• Nice to know I’ve Still Got Questions Need to know more? 3 What’s the canteen like? Do they have a Christmas party? (Again, checking attitude) If there are still things you want to know about the company, before you make a decision, you owe it to Do you really need to know all this? yourself to get answers. Sometimes we put obstacles and extra Exercise 5: What information do I still need, requirements in the way, to avoid having to to help me make my decision? make difficult decisions. Click here for a blank form So before you spend time, finding out what you want to know, just double-check whether Critical you’re using it as a means to procrastinate. Let’s continue with Jude’s example: Once you’ve done that, revisit your answers to Do they offer flexitime? Is it something I could exercise 5 and highlight the bits you really negotiate? want to know. Ideally, I don’t want to work their hours of 9 to 5:30. My youngest would be in bed before I got home, if I had to work overtime. I’d rather do 8 to 4:30. Can I change that? There are many ways to find out the information you need. Useful Sometimes you can do “desk research”, which means looking on the internet or in magazines, Do they have plans to open a crèche in the to find out the information “second hand”. future? How many of the employees are parents? (Checking potential attitude to family Or you can do “primary research”, which commitments) means going and asking the questions yourself: maybe to the person who offered you the job, the HR team, the recruitment agency or people you met on your interviews. © Clare Jaques 2006 www.interviewstuff.com 14 Closing The Deal
  • Whichever option you choose, researching the company is covered in much more detail in The Interview’s Looming. Use the space below to make notes from your findings. End of exercise © Clare Jaques 2006 www.interviewstuff.com 15 Closing The Deal
  • 4 What’s My Ideal Package? How to negotiate your salary and job perks. © Clare Jaques 2006 www.interviewstuff.com 16 Closing The Deal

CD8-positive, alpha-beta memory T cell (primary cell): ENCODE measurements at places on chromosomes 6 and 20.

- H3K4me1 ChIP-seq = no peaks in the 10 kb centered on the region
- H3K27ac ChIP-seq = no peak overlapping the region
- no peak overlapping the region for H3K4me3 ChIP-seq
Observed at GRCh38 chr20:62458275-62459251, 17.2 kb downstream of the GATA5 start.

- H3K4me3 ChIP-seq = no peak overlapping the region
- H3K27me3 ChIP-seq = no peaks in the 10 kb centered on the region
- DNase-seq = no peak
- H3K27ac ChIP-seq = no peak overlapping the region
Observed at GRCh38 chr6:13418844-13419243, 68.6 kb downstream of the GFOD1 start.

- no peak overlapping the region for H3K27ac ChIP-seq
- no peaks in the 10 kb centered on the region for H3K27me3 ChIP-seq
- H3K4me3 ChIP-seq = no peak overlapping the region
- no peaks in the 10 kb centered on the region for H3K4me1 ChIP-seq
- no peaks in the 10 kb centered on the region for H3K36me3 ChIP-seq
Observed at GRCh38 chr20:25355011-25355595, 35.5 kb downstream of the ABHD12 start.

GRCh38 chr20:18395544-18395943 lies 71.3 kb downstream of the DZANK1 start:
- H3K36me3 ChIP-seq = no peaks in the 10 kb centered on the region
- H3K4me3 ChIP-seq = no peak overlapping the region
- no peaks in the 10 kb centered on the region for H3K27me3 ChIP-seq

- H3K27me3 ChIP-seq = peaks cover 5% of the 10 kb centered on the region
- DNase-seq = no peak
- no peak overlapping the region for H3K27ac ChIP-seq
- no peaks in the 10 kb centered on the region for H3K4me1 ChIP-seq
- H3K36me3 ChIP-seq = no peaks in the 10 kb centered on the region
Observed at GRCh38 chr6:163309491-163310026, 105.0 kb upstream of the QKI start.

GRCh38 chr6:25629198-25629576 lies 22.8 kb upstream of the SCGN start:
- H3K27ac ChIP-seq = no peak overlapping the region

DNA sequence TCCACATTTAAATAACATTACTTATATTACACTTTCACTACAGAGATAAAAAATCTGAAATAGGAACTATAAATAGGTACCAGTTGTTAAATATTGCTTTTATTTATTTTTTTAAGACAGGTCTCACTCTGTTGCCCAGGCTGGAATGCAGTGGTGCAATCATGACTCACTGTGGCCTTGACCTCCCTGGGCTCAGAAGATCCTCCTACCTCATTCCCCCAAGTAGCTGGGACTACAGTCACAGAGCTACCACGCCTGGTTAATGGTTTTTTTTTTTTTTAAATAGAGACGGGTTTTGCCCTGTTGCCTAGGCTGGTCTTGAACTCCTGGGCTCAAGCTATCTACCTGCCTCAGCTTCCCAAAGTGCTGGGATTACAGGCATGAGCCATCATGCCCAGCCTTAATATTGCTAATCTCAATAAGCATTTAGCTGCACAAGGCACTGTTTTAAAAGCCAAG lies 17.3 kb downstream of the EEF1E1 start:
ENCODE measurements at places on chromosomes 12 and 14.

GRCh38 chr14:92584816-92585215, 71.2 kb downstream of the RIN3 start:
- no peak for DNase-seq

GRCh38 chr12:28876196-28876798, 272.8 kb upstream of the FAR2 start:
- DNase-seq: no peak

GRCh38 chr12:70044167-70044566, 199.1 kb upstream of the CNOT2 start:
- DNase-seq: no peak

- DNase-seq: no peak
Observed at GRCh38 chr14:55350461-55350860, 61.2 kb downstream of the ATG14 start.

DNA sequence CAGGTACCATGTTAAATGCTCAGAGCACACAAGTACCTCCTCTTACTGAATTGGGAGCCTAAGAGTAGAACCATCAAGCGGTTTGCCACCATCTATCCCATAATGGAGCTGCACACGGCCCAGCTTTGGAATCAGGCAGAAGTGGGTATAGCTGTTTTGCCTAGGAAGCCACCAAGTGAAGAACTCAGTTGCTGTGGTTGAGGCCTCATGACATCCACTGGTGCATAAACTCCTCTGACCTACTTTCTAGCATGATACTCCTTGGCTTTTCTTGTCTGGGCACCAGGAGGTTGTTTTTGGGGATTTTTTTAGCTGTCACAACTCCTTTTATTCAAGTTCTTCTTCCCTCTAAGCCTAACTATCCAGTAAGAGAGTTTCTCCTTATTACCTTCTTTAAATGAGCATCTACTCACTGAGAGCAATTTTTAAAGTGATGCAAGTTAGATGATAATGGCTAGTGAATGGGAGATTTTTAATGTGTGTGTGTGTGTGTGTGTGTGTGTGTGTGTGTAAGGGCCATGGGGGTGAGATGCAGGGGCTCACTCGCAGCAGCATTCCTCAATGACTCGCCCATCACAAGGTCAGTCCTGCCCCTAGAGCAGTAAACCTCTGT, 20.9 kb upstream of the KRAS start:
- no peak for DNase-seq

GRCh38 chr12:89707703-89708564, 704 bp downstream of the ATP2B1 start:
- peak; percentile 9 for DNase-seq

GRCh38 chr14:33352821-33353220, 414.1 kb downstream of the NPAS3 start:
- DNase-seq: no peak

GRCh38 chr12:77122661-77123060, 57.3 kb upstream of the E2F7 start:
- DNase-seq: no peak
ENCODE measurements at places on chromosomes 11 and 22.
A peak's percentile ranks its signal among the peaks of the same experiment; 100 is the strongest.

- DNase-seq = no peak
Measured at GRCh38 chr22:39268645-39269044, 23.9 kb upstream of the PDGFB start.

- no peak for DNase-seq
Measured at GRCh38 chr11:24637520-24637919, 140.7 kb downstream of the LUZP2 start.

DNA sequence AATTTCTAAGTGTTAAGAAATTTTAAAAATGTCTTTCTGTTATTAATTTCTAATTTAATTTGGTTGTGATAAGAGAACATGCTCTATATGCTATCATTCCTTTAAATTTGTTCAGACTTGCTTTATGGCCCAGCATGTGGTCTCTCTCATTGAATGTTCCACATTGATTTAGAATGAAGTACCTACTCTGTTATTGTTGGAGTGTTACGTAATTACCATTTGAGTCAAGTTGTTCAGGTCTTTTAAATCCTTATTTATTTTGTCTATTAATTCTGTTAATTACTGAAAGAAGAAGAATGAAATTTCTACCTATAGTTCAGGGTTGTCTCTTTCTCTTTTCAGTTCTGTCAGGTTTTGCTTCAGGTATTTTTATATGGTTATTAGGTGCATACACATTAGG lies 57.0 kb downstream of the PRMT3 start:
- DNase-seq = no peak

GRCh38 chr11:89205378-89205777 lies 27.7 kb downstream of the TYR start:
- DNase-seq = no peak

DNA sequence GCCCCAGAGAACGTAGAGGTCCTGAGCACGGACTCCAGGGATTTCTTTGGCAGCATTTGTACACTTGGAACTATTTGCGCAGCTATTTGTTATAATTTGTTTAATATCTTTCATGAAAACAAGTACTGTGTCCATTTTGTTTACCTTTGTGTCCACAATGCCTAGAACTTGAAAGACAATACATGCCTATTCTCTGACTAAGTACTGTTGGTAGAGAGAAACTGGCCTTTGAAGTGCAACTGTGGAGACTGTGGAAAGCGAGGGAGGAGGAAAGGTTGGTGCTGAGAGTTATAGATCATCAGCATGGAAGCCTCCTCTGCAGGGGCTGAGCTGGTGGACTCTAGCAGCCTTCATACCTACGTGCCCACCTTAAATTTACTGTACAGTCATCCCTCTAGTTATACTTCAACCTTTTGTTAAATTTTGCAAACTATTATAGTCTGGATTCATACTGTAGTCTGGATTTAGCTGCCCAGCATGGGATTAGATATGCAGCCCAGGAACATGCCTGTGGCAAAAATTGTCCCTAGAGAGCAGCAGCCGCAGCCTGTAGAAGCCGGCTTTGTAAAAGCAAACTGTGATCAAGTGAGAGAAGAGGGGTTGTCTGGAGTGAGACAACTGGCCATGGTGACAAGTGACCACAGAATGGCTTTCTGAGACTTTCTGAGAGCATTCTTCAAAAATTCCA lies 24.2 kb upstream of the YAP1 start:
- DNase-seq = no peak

• certain time period. Car allowance (with or without fuel). Note: this What’s My Ideal 4 can hit your tax bill. Package? How to negotiate your Bonus scheme salary and perks Employee discounts Working from home Flexitime Paid overtime / time off in lieu You may be perfectly happy Pay reviews. Note: if you negotiate a higher with the job offer you’ve salary, they may not give you an increase at been made. And that’s fine. the next pay review. However, it’s still worth checking it against your Be careful about checking the policy for sick current total package, pay and maternity / paternity leave, before you because it’s easy to overlook have a written contract. It may make the something and suddenly realise you’re not employer nervous! See When Should I Start? getting the deal you thought. for more information. Bear in mind that a job offer package may Before you negotiate, you should note the include many things, other than salary. following: • Research your expectations, to make sure To help you work out your ideal package and they’re realistic for the industry, the create a strong negotiating position, fill in the company you’ll work for and their table in Exercise 6. geographic location. • Justify why your new role deserves more remuneration. 10% is a typical maximum Bear in mind that a “package” may include any increase in base salary, but there are plenty of the following – and more. Some items will of other areas you can negotiate. be company policy – set in stone; others may be more flexible. • Minimum: be clear about the minimum you’d settle for and why. Be prepared to walk away. Basic salary • Don’t suddenly increase your expectations Percentage pension contribution from the from anything discussed during the employer recruitment process. Number of days of vacation Relocation allowance (e.g. solicitor’s fees, estate agent’s fees, stamp duty, moving costs, temporary accommodation, allowance for carpets & curtains, etc.). Note: you may be required to repay these, if you leave within a © Clare Jaques 2006 www.interviewstuff.com 17 Closing The Deal